Similarly, McCain is unlikely to look upon the rising Pink Tide sweeping from South America into Central America with much approval. A long-time foe of the Sandinistas in Nicaragua, McCain might try to destabilize the regime in Managua and prevent the left-wing frontrunner from taking power in El Salvador in advance of the country’s March 2009 presidential election.
Such a scenario would work to Chávez’s advantage. The Venezuelan leader could justifiably claim that the U.S. was resorting to classic interventionism in its so-called “backyard.” It’s easy to imagine how the war of words and heated rhetoric might escalate from there. If McCain stepped up aid to the Venezuelan opposition, then Chávez could talk about the need to fortify and protect the Bolivarian Revolution, thereby shoring up his political base.
South America’s New Political Trajectory
Within such a polarized political climate Chávez might even succeed in passing his constitutional reform, thereby extending presidential term limits. If the reform contains many of the progressive measures of the original proposal, Chávez might regain political momentum throughout South America, consolidate his socialist state, and rekindle some of the political enthusiasm that characterized his movement from 2002 to 2006.
Members of South American’s Pink Tide are unlikely to view a McCain administration with much favor, particularly if the new president continues to prosecute the war in Iraq. Argentina, which has no love for the kinds of neoliberal economic policies espoused by McCain, and which has maintained decidedly frosty relations with Washington, would probably deepen its diplomatic and political alliance with Venezuela.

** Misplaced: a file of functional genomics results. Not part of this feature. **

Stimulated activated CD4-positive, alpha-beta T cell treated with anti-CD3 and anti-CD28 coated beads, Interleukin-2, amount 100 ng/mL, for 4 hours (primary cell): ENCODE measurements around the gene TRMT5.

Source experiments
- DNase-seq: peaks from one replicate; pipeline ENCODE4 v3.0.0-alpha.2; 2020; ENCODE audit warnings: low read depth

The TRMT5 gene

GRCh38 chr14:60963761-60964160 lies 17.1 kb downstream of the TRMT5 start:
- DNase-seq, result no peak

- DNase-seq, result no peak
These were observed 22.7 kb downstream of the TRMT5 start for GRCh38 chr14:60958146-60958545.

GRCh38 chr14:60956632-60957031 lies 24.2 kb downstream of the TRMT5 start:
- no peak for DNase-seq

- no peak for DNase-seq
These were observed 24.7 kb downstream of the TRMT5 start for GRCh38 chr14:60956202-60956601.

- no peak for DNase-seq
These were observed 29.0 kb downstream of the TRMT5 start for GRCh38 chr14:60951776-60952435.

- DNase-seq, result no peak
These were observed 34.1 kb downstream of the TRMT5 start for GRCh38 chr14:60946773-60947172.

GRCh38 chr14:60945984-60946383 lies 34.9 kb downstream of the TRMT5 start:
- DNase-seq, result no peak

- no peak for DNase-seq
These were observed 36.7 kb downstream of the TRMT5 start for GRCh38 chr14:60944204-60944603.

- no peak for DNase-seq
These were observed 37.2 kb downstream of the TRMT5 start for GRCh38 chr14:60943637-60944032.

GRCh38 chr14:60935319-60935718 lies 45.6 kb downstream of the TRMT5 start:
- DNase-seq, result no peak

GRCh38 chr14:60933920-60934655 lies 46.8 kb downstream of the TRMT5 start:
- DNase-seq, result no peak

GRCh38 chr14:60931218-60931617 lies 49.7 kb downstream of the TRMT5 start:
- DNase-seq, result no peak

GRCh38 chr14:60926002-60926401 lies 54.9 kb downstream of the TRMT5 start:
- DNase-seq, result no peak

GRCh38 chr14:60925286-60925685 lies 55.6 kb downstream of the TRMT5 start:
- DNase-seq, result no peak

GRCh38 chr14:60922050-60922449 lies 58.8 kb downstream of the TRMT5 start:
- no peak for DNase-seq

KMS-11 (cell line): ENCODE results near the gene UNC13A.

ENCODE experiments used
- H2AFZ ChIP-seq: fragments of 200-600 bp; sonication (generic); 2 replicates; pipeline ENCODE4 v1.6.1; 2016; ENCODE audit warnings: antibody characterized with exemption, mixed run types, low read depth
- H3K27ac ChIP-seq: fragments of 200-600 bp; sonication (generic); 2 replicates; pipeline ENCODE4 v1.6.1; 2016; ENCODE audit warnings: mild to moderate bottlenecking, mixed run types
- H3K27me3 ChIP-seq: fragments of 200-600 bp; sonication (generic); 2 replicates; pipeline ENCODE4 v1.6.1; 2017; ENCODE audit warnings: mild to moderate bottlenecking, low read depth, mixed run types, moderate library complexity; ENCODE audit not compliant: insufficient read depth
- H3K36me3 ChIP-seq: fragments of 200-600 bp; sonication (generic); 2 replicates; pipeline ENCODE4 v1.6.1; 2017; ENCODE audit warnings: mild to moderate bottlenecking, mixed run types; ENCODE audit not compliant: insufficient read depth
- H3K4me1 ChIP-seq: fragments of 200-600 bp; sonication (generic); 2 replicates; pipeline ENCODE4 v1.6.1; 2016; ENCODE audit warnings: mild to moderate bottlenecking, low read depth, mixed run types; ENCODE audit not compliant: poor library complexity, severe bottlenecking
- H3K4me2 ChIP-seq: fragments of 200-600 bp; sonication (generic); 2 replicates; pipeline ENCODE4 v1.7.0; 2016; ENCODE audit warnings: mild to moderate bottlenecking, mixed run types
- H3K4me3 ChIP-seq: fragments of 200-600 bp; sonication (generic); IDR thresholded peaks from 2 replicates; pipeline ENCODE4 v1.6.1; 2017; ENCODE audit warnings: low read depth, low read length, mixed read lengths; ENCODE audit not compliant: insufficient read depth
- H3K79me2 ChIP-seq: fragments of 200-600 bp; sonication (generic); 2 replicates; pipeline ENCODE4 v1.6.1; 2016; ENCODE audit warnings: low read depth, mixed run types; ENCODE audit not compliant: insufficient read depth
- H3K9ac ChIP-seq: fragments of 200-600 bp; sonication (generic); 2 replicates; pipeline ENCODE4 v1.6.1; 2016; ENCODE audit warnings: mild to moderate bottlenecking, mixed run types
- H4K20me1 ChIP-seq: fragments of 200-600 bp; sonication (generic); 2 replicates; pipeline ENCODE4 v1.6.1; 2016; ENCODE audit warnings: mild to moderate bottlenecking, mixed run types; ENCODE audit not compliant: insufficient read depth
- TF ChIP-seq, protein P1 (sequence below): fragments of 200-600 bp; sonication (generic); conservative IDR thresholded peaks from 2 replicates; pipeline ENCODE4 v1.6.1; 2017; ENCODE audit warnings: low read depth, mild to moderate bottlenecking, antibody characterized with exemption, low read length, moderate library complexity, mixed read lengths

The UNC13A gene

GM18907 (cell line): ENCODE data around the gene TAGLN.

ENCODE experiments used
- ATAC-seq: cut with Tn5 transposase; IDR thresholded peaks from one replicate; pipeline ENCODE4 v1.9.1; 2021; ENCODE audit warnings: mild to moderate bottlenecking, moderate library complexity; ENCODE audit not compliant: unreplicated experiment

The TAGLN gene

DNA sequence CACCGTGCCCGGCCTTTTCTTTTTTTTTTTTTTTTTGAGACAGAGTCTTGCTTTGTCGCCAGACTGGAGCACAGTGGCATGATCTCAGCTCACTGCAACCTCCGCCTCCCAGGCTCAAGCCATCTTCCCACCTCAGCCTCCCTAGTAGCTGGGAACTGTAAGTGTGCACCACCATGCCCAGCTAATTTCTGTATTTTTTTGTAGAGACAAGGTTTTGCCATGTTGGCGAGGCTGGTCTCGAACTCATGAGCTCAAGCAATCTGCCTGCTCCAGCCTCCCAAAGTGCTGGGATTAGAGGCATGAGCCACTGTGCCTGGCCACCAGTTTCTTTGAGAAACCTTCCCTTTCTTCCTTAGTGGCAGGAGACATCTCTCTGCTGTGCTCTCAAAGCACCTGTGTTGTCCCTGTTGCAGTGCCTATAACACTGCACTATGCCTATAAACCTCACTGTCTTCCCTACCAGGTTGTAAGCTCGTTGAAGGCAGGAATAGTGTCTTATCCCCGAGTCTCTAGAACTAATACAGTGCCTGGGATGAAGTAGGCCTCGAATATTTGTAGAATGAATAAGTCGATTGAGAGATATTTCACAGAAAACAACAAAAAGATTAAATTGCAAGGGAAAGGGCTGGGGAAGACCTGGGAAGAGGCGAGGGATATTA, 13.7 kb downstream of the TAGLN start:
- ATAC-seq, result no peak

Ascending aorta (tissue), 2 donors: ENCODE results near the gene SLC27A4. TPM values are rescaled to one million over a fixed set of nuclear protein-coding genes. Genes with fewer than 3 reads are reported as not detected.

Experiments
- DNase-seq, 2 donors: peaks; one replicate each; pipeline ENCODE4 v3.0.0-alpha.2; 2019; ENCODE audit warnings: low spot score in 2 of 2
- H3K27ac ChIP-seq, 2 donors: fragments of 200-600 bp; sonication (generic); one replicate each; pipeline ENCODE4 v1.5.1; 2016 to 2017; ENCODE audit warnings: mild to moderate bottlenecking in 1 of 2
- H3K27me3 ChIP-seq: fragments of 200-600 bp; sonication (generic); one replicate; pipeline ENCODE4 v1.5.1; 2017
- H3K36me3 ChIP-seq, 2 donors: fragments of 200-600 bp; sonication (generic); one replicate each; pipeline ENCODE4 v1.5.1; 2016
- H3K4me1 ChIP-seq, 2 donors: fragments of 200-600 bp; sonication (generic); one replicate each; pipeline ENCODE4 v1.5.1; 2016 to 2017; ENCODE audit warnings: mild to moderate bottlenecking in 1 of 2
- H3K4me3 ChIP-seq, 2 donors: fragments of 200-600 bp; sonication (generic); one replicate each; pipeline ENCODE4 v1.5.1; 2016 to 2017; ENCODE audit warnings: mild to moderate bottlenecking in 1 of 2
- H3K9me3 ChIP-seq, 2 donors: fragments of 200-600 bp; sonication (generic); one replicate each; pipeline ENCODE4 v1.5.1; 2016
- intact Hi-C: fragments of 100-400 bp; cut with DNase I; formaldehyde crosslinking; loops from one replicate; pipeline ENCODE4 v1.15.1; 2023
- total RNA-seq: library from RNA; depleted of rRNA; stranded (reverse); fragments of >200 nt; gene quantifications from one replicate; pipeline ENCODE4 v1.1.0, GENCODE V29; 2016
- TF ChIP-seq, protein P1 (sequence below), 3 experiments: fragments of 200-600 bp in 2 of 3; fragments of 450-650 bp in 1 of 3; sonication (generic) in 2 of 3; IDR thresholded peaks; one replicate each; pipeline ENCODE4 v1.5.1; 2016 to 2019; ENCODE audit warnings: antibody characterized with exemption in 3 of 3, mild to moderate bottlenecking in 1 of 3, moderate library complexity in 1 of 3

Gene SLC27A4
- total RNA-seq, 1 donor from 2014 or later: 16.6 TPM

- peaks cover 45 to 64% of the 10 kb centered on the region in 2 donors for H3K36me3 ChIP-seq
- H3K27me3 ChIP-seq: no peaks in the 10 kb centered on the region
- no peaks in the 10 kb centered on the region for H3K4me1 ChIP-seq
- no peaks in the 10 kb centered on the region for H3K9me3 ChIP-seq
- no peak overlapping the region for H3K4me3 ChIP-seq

Thus far, Chávez’s ALBA alliance hasn’t constituted a particularly formidable bloc of countries, but Venezuela might be able to extend its geopolitical reach somewhat if McCain is in power. It is difficult to imagine, for example, that Correa would seek to cut a free trade deal with a right-wing administration in Washington. If McCain continues the Bush policies in South America, then Ecuador and other countries like Paraguay might look to Venezuela as a regional leader and sign up for ALBA.
Up to now, the biggest thorns in Chávez’s side have been Colombia and Peru. Even as the wider region lurches leftward, these two nations doggedly maintain strong commercial and military ties to the United States. On the other hand, there’s been tremendous social and political resistance to neoliberal economic reforms in both countries as of late. While it’s unlikely that the left might come to power in these two Andean countries, such a possibility can’t be entirely discarded. If the political landscape were to suddenly change, Chávez might even consider rejoining the Andean Community. Within such a scenario, Venezuela would have much more influence over the course of future political and economic integration in South America.
Nikolas Kozloff is the author of Revolution! South America and the Rise of the New Left (Palgrave-Macmillan, 2008).